Farhan found as follows:
There is a strong correlation between Malay and national trends in % passes over the last 2 decades. In other words, Malay students trended up and down (with other non-Malay students) together. An average of 90% of Malay trends can be explained by national trends.
In Farhan’s view, this finding has three related important implications:
First, much of the outcomes of the Malay cohorts are driven by national factors, beyond the community.
Second, even when considering absolute performance of Malay students, it is not clear the improvements, if any, over the years can be attributed to any community intervention since national factors can similarly explain the positive outcomes.
Third, community intervention programmes can only work if the stronger effect of the national trend does not counter such positive outcomes. For these reasons, community-centric approaches in the next twenty years, operating in vacuum of national factors, are not expected to produce significant effects on the overall performance of Malay students.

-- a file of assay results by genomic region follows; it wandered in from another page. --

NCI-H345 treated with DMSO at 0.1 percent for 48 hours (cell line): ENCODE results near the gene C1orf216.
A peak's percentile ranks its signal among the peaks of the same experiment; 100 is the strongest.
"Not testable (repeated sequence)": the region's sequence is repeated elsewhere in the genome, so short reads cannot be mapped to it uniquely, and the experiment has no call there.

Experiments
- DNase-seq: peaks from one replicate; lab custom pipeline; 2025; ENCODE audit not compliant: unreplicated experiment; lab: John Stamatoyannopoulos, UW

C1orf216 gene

I think Farhan’s work is very significant. It represents an objective and detailed statistical assessment of trends in performance of Malay students. As far as I know, this has not yet been done.
This also calls into question our approach in looking at the Malay educational issue as a “Malay” problem, and the community-centric approach in looking at educational intervention efforts.
Despite our efforts over the last 20 years, it appears that the trends in education are similar to national trends. In other words, any incremental benefit of community-based programs is not evident.
I think this provides strong support to my arguments here calling for a national approach in addressing “Malay issues”.